Sinusitis: Symptoms, Causes, and Treatment

What is sinusitis?

Sinusitis is a condition in which the sinuses become inflamed, interfering with normal sinus drainage. Swelling in the nasal passages creates blockage, and long-term sinus inflammation causes infection. There are around 35 million Americans affected by sinusitis each year.

Symptoms of sinusitis

The following symptoms may indicate sinusitis or a sinus infection:

  • Pain and tenderness in sinus areas: cheeks, forehead, between eyes
  • Headaches, especially in the morning
  • Runny nose or nasal congestion
  • Fever
  • Aching upper jaw
  • Feelings of exhaustion or weakness
  • Sore throat

What are sinuses?

The sinuses are spaces of air in the bones behind the face: small cavities found inside the cheek bones, behind the bridge of the nose, and just over and behind the eyes. These hollow cavities create mucus, which serves the purpose of removing bacteria and particles from inhaled air. The sinuses open into the nose and nasal passages, where the exchange of air and mucus takes place. Sinuses are connected to the nasal passages through a mucous membrane lining. When this mucous membrane lining becomes inflamed, the sinuses cannot drain properly. Mucus builds up, becoming  a breeding ground for bacteria and causing a sinus infection.


Types of sinusitis

There are three kinds of sinusitis. These include acute sinusitis, which generally lasts for around three weeks; chronic sinusitis, which generally lasts for around three to eight weeks, but can continue even longer; and recurrent sinusitis, which describes several attacks of acute sinusitis per year. Acute sinusitis is often mistaken for a cold, but it usually lasts longer than a cold and produces a wider range of symptoms.

Causes of sinusitis

Sinusitis is initially caused by any type of swelling in the sinuses. This is why people with allergies or asthma are more likely to suffer from chronic sinusitis and sinus infections. A cold is often a pre-cursor for sinusitis as well.

Sinusitis can also be caused by using too many decongestant nasal sprays, which can cause a rebound effect leading to more nasal congestion. Using tobacco and swimming are frequent causes of swelling in the sinuses.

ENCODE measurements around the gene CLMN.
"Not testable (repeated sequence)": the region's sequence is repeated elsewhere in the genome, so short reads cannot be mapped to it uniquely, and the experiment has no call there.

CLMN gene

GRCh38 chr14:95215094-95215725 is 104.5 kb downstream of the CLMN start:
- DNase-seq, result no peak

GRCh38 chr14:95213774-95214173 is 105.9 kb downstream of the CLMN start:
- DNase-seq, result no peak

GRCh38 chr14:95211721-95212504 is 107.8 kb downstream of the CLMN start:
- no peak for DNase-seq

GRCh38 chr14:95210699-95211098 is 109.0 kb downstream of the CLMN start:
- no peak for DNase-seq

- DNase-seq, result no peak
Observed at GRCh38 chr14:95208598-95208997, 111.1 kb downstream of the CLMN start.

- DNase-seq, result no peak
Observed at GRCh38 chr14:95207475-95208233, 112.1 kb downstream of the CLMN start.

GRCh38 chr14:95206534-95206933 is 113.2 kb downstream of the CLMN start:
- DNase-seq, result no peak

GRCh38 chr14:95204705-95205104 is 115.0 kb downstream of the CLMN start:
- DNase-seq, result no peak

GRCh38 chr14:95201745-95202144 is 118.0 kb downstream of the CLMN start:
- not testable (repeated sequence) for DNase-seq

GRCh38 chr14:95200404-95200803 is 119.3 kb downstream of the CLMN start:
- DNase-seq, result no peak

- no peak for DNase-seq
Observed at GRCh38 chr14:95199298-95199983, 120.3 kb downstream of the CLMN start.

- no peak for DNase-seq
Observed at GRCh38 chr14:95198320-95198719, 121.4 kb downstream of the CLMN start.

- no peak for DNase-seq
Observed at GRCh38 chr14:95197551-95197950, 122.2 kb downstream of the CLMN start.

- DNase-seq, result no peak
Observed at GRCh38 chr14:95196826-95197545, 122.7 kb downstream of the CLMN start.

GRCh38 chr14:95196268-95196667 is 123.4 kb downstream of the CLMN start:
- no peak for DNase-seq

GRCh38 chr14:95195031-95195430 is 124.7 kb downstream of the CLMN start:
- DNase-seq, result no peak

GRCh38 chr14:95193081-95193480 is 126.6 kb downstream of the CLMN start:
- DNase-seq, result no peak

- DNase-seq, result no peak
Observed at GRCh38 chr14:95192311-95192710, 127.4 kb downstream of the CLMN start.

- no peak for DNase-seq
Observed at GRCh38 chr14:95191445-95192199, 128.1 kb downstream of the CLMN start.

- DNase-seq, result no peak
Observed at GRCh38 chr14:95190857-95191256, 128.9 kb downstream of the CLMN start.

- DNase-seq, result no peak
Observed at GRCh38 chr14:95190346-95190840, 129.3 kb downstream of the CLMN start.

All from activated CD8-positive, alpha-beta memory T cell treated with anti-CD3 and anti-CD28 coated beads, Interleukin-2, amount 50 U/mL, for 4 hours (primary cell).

Treatment for sinusitis

For an acute sinusitis attack, there are several treatments generally recommended by doctors. Decongestants can be taken to help relieve congestion and nasal blockage. Sometimes antibiotics are prescribed to help control the bacterial infection. Over-the-counter-pain relievers, such as acetaminophen, are helpful for relieving the fever, aches and pains generally associated with a sinus infection. Using a nasal saline wash can sooth sinuses and relieve swelling.

Using nasal decongestants for more than a few days is not recommended, as they can cause sinuses to be more swollen once the decongestant is discontinued. If you are suffering from sinusitis or a sinus infection, you should consult your doctor concerning the use of cold medicines or decongestants.

While sick, you can sooth your symptoms and improve your body's defenses by getting plenty of rest, drinking hot liquids, consuming lots of fluids, and applying moist heat by holding a warm, wet towel to your face. Running a humidifier can help relieve symptoms as well, by providing a source of warm, soothing moisture in the air.

Chronic sinusitis is usually treated with a combination of antibiotics and steroid nasal sprays. However, sometimes chronic sinusitis can persist for an extended period of time, even with treatment.

In some cases, doctors will recommend sinus surgery to patients who have not responded to other types of treatment. The surgery, called "functional endoscopic sinus surgery," can be performed in several sinus areas, including under the upper lip, inside the nose, or behind the eyebrows. In some cases it can be very helpful; however, it is only used as a last resort, when other medical treatments have proved unsuccessful. It does not cure most forms of sinusitis.

Preventing sinusitis

You can help prevent sinus attacks by avoiding colds and allergy symptoms, so it's a good idea to remove as many pollutants, irritants, and allergens from your environment as possible. Controlling allergies, and fighting colds with healthy habits, are important steps to take. But of course, not all colds and allergy attacks can be prevented. During an allergy attack or cold, you should use a short-term oral or nasal decongestant. Blow your nose gently to keep from damaging sinuses and keep nasal passages clear. Drink lots of fluids, which will help strength your body's immune defenses as well as keeping nasal discharge thin. Rinse nasal passages with a saline solution to reduce swelling and improve drainage. The important thing in preventing sinusitis is to keep nasal passages clear, as mucus build-up is what generally creates the conditions for a sinus infection.

For more information, see our article on Nasal Irrigation and Sinus Flush Solutions or see our entire offering of sinus irrigation products.


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